To call professional recreational tree climbing instruction a niche market is a bit of an understatement, so how does one end up in that position? The decision to follow this path was an easy one for Kovar. It all began in Atlanta, Georgia when Kovar was in his fifth year as an arborist. He explained that the whole time he was doing that work, there was a certain tinge of guilt which came to a head one 90° afternoon in Georgia.

    Kovar and a partner were blocking a massive tulip poplar. Blocking a tree is the process of ascending to the canopy, removing all limbs, then taking down the trunk in large, manageable chunks. Kovar, who had climbed first and removed all the branches, returned to the ground for a rest and let his partner climb up to begin removing the trunk.

    “He hit what we call a water pocket which must have had 20 gallons of water stored inside the trunk of the tree,” explained Kovar. The sound that ensued has stuck with Kovar for the rest of his life. “I heard the tree kind of scream and I looked up and saw all this blood pouring out of the tree, which was the water, and right then it was like, ‘What the heck am I doing?’”

    The tree, likely 150 years old, was removed in order to extend the people’s driveway in the backyard. “I was thinking this tree has been here longer than we have been here, it probably would have lasted longer—after we’ve left [this world], as well. Right then, I had to change my attitude for why I am climbing trees.” Within three weeks Kovar made a lifestyle change. He retired the chainsaw and dedicated himself to teaching other people how to climb for other reasons.

    “The main goal now is to help to educate people about the environment, the forest, and the trees without preaching about it, but giving them that actual experience to be up in the trees themselves,” said Kovar. “Hopefully that didn’t sound too wu-wu, but it was a pretty intense moment.”

    Broader Impacts
    According to Mongabay.com, an environmental science and conservation news site, tropical deforestation has reached a rate of about 8 million hectares a year. That is about the state of South Carolina disappearing each year. This should concern you as tropical forests cover only around 8% of total dry land on Earth. Furthermore, temperate forests cannot even hold a candle to the biodiversity found within these tropical wonderlands.

    “The canopy is one of the true last frontiers on the planet, especially down in the rainforests,” said Kovar. Obviously monkeys in branches come to mind, but Kovar explains that along with removing the trees themselves, deforestation is killing all the life inside the canopy—the epiphytes and the unique habitats created by the layers upon layers of branches. “The majority of the lifeforms, plant and animal, are up in the tops of trees and we just don’t know what’s actually happening up there.”

    Consider that in just one park in Peru, there have been 900 more species of butterfly documented than on the entire European continent. With up to 480 species of tree within a 2.5 mile radius, it should become more salient how little we actually know about these ecosystems. In fact, earlier this month Mongabay.com posted an article in which researchers, using tree climbing techniques to reach the canopy, collected 1,201 records of 24 arboreal mammals. Six of those species were detected only through cameras the team embedded in the canopy.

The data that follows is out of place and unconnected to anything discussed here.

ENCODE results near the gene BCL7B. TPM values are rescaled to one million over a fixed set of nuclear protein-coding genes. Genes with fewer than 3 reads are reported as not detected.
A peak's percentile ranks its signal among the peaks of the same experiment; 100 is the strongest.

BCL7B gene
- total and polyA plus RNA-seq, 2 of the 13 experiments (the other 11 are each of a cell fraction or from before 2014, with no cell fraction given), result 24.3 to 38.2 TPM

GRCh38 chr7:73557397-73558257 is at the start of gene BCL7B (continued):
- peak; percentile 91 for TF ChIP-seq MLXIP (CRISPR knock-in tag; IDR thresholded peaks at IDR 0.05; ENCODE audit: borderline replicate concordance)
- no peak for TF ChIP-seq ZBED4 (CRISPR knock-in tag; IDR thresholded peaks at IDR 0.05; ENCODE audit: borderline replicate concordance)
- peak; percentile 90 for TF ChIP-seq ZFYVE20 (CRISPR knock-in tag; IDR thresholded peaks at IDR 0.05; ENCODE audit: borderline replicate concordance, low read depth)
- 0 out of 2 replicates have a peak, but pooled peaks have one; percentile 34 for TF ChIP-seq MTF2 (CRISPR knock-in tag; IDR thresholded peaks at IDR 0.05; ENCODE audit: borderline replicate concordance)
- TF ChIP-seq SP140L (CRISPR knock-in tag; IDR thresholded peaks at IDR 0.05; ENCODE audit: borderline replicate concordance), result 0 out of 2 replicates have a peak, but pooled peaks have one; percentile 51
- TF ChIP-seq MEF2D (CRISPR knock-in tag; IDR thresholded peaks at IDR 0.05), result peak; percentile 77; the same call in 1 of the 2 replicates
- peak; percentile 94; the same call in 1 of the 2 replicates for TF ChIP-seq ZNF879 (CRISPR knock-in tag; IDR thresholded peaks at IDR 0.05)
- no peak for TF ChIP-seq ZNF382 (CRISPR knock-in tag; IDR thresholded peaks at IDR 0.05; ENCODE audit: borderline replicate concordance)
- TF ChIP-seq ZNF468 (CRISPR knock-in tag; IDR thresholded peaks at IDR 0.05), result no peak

“Myself, I’m not a scientist, but I work with quite a few of them,” explained Kovar, “so my goal right now is trying to get just the general public aware of what’s happening so they can make those choices about hopefully protecting the environment.” While training researchers and participating on expeditions is part of that mission, Kovar also supports the rainforests through ecotourism.

    Often deforestation is attributed to logging activities and urban development. However much of the damage in tropical rainforests is due to agricultural practices. With both small- and large-scale farm holders competing with ranchers for usable land, it is often the common folks and the forest that shoulder the heaviest burdens. Kovar said, “Some of them sell their property just to make money to feed their family for a month, and you can’t blame them for doing that.”

    Currently Kovar and TCP are working with groups in Central and South America to create sustainable ecotourism businesses for the locals. Other groups they work with in the Amazon pay landowners a fee to let climbers and tourists climb in remote areas. “The landowners are now really like, ‘Wow, wait, we are getting paid a couple times a year now from tree climbers coming down here versus getting paid one time from a farmer who wants to log and clear-cut their lands,’” said Kovar. The ultimate goal is to make it fun, sustainable for everyone, and educational.

    Considering an Oregon Climb?